“Touch your work every day.” I don’t remember who said that to me, but these are words I’ve tried to live by. Writing is a practice and, as such, it needs constant attention — water every week, fertilizer on occasion. Our writing undergoes constant improvement and evolution. The challenge is finding time to write when everyday life demands so much of you.
I know that my plate is more than full. I run a nonprofit newsroom. I’m developing an online course in storytelling that I’ll start teaching at Arizona State University this spring. I write occasional columns for The Washington Post, train journalists and raise my child, a spirited teenager who teaches me as much as I teach her.
It’s a lot, I know, but I also find time for myself and my personal writing. And that’s the work I endeavor to touch every day.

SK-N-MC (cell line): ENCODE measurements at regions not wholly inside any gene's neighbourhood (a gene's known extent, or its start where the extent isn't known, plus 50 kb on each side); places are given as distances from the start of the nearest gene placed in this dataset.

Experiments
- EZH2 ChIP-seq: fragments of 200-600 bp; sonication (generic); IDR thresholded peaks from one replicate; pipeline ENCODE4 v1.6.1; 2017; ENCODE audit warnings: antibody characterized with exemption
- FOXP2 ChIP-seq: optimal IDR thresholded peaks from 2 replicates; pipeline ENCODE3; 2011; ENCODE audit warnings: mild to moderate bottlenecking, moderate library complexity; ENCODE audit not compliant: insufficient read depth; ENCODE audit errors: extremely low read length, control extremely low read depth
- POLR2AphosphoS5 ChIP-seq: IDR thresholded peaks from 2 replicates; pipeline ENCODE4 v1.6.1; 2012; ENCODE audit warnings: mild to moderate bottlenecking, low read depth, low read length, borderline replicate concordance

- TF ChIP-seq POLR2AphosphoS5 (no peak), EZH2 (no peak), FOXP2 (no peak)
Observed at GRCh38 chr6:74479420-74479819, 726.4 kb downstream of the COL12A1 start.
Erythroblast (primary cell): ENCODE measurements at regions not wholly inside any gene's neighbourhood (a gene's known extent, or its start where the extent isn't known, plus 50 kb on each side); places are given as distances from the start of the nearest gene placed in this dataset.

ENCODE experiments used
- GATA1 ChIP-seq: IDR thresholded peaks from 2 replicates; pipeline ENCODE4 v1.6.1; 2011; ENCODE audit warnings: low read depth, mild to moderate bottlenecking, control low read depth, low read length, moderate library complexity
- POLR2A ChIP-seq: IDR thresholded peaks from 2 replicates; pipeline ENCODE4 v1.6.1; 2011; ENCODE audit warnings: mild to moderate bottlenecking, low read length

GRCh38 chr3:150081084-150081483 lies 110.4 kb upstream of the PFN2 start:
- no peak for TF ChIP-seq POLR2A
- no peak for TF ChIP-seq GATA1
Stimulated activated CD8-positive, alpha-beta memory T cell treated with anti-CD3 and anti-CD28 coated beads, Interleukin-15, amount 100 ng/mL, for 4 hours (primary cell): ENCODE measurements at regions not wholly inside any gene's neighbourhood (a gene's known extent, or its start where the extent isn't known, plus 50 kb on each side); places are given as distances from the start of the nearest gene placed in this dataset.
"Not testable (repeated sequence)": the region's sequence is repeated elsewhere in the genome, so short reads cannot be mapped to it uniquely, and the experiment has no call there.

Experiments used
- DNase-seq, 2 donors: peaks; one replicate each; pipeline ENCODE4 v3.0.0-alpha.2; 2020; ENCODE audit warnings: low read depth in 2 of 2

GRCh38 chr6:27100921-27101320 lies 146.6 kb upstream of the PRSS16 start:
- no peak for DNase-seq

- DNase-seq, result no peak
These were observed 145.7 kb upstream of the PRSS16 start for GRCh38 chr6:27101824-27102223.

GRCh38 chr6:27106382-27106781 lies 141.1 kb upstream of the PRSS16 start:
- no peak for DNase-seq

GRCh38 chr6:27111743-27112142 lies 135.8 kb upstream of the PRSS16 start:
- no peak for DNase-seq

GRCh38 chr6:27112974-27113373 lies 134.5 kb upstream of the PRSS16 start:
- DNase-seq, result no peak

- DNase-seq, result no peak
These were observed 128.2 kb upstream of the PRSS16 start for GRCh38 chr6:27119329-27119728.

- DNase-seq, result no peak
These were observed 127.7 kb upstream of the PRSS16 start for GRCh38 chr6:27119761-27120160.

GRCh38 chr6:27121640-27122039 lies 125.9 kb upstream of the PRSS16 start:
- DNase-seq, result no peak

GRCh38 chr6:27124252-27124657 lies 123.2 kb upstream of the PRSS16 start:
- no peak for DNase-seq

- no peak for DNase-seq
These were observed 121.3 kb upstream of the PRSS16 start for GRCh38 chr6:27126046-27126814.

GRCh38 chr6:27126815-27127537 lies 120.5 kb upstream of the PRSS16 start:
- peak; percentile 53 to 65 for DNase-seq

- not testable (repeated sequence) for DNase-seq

Some days I can’t write because I’ve got no energy and/or mental space to write. But I still touch my work: I take time as I’m boiling water for my morning pot of coffee or at night, after my child has gone to bed and all is quiet, to reflect on the aspects of my manuscript that I’m working to improve. One is adding layers of texture to certain characters and relationships. For that, I have notes on my iPhone and words, observations and memories scribbled on a notebook. I use these channels as spaces where my ideas flow unimpeded. What I write there doesn’t have to make sense. It only has to be.
Something else I’ve been working through is navigating the balance between staying true to my story without making it sound like I’m out to get people who, along my journey, demeaned, boxed me in or clipped my wings. (If you have any advice on that, I’ll take it.)
You can touch your work every day. There’s time if you make time for it. Writing is personal, so touching your work is making time for yourself.
With love and purpose, always.
By Fernanda Santos is a reader-supported publication. If you like what you’ve read, share it and if you’re not one already, consider becoming a paid subscriber.
Fernanda, revenge on those who have wronged us can be fun if done in a clever way. That is why I dabble in satire.